By Matt Singer
[Photo: Daniel Day-Lewis in “There Will Be Blood,” Paramount Vantage, 2007]
“There Will Be Blood,” the title promises. But it never really comes, at least not in the sort of quantities we’ve seen in other movies this fall, like “No Country For Old Men” or “Sweeney Todd.” In the film’s climax, its protagonist, oilman Daniel Plainview (Daniel Day-Lewis) tells his antagonist, preacher Eli Sunday (Paul Dano), that he drinks “the blood of the land” every day. There’s something to that symbolism, I think. Most of this man’s transgressions are subterranean, lurking out of view of the public he needs and secretly despises.
There’s a bit of Charles Foster Kane to this Plainview man, and maybe a bit of C. Montgomery Burns as well. We meet him in his youth during an extended sequence that shows his early mining ventures and his transition from silver prospecting to oil. The scenes are noteworthy for sketching out most of Plainview’s character without the benefit of dialogue, but given the precise choices director and screenwriter Paul Thomas Anderson makes, it’s obvious the actions speak more clearly than words would. We know what kind of man he is when the ladder of the silver mine he’s working on collapses while he’s climbing it, and he falls to the base, breaking a leg and maybe a few ribs. Plainview claws his way out of the pit and then crawls his way back to civilization.
The action picks up again in 1911 after Plainview has begun to make his fortune in earnest. When one of his workers dies on the job, he adopts his orphan son not out of the goodness of his heart, but rather a sense that having his own son would lend his huckster sales pitches an air of familial respectability. He totes this child around everywhere, telling anyone who cares to listen that he’s his “business partner.” But notice how many words Plainview and his son actually share almost none. Later, an accident befalls Plainview’s son and the boy switches from an asset to a liability. Notice what happens then, as well.
Anderson’s counterpoint to Plainview’s character is Sunday, who is as skeptical of Plainview’s hucksterisms as he is certain of his own role as a divine instrument. Plainview needs Sunday’s land, Sunday wants Plainview’s money for his church. So the two are pitted in direct conflict, giving Anderson the chance to ask the movie’s crucial question: Does salvation come from God or from money?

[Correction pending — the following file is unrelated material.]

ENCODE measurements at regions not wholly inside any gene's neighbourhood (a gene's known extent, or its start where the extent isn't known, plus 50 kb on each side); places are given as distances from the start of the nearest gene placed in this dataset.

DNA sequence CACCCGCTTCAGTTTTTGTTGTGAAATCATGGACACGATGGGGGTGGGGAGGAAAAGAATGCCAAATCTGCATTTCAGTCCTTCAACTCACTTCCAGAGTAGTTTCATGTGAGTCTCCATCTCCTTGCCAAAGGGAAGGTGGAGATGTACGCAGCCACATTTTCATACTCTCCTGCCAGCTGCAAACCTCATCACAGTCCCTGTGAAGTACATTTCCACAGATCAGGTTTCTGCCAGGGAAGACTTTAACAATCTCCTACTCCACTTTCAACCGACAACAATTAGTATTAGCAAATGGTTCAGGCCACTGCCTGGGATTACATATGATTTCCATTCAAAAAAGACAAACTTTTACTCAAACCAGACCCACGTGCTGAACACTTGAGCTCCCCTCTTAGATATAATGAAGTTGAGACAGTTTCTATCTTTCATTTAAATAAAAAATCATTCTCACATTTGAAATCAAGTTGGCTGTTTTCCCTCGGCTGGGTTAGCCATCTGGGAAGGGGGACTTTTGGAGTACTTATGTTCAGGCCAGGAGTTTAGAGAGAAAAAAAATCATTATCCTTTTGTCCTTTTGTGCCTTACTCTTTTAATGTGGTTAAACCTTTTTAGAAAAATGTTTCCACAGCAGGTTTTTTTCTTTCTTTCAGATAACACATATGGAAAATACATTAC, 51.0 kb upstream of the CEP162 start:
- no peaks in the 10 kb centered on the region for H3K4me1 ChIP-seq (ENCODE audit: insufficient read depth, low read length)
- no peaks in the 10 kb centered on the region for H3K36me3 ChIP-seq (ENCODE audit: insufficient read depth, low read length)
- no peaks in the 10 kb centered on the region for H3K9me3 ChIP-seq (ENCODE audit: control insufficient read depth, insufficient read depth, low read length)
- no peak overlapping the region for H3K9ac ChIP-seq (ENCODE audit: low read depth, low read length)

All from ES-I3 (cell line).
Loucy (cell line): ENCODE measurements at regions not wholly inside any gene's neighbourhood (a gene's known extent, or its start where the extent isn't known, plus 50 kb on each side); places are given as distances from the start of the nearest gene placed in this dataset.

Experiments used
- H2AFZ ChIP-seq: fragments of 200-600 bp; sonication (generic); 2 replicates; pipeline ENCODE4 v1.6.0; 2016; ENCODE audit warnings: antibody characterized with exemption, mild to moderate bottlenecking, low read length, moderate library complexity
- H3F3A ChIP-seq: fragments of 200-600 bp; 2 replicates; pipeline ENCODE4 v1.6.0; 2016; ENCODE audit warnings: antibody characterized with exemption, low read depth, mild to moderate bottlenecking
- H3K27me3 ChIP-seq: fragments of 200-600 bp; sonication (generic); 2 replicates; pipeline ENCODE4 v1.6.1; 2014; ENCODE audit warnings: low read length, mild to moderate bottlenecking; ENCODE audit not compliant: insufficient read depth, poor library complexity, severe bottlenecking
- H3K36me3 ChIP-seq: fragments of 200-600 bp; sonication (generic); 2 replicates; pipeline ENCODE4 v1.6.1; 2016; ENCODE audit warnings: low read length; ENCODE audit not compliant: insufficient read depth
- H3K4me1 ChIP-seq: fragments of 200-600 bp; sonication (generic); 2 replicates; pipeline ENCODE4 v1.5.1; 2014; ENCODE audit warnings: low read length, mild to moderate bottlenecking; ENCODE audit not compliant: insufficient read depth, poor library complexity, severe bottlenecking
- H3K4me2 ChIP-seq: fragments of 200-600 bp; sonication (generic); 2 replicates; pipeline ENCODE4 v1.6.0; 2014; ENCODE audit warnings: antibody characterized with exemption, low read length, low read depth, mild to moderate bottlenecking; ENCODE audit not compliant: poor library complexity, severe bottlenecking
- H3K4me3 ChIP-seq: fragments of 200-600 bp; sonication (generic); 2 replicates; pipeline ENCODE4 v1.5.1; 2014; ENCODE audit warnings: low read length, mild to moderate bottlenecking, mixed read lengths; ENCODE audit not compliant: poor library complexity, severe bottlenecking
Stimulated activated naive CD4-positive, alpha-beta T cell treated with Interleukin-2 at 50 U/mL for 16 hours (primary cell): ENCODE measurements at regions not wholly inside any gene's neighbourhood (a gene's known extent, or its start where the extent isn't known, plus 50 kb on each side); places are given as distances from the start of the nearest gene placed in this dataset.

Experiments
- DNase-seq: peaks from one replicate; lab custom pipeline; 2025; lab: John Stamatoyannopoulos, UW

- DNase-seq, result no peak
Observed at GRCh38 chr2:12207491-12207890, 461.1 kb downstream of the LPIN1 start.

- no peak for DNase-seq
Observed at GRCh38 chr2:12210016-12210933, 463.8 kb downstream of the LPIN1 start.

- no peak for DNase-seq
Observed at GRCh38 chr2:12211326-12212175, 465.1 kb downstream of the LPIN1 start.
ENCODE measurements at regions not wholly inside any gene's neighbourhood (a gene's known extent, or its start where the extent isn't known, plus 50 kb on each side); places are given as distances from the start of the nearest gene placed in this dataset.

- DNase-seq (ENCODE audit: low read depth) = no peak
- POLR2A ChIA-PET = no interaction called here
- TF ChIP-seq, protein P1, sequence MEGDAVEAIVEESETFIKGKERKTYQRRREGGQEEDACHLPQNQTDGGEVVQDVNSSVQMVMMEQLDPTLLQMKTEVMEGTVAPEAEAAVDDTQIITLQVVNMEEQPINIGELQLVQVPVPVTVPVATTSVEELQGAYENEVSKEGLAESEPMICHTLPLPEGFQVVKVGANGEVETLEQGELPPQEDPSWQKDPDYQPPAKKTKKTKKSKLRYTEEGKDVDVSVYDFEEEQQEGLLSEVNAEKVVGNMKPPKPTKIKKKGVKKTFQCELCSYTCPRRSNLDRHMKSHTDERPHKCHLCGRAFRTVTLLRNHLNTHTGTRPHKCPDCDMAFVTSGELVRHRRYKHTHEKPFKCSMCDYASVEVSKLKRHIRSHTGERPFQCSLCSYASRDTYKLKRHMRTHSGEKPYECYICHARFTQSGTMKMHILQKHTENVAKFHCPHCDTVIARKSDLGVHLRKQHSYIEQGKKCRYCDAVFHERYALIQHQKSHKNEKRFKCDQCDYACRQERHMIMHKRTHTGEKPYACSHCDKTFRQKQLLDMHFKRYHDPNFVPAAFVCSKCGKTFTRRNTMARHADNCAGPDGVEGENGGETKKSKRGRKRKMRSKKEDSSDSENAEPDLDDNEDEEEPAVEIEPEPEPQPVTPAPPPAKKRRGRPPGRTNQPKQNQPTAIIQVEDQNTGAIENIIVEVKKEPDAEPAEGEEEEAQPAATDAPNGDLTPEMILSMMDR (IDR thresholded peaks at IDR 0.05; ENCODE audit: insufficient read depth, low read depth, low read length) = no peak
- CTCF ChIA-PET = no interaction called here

Much of the middle of the movie is devoted to imagery that suggests the intermingling of these two pursuits. After Plainview ignores Sunday’s request to dedicate their new oil derrick with a prayer, a series of accidents befall the venture. Then a serious setback occurs when an explosion at the well shoots out a geyser of oil. When the inky spew turns into a giant tower of fire, it’s as if hell itself is pouring out of the Earth. When Sunday later confronts Plainview, the scene is established with a breathtaking shot of the heavens reflected in a murky puddle of crude. When Plainview finally talks about the “blood of the land,” and you see where their respective philosophies have led both men, you have to conclude that Anderson’s decided that both choices are dead ends; in the end, there will only be blood, and nothing more after that.
Day-Lewis is phenomenal, but at this point, that’s to be expected. The real discovery is Dano, who matches his highly pedigreed costar in scene after scene. His performance is both shocking in its fervor and terrifying in its believability; when he “heals” a member of his church by casting Satan out of his congregation while screaming and shoving and shaking, it seems like he’s the one possessed by a supernatural force, not the woman with the achy hands. (Ever the skeptic, Plainview is ready with a dynamite response: “Well, that was one goddamn hell of a show!”) Sunday’s Church of the Third Revelation is the setting for many of the best scenes, including Plainview’s reluctant baptism, where Sunday confronts him about his mistreatment of his son.
Still, I wish “There Will Be Blood” had a bit more blood not literally, but figuratively. As terrific as both stars are, there is something a bit inevitable about their conflict, and as convincing as Dano is, he’s never really a true equal or rival for the power that Plainview craves and eventually wields. Their battle is a little one-sided and so the ending, however appropriate, is also bit of a foregone conclusion.
Regardless, the film has a powerful impact. Particularly impressive is Anderson’s use of Jonny Greenwood’s eerie electronic score to create a mood of underlying menace when none would seem to exist onscreen, and his remarkable recreation of turn of the century oil rush country. Technically, he’s as sharp as any director working. One could even say he drinks the blood of the cinema every day.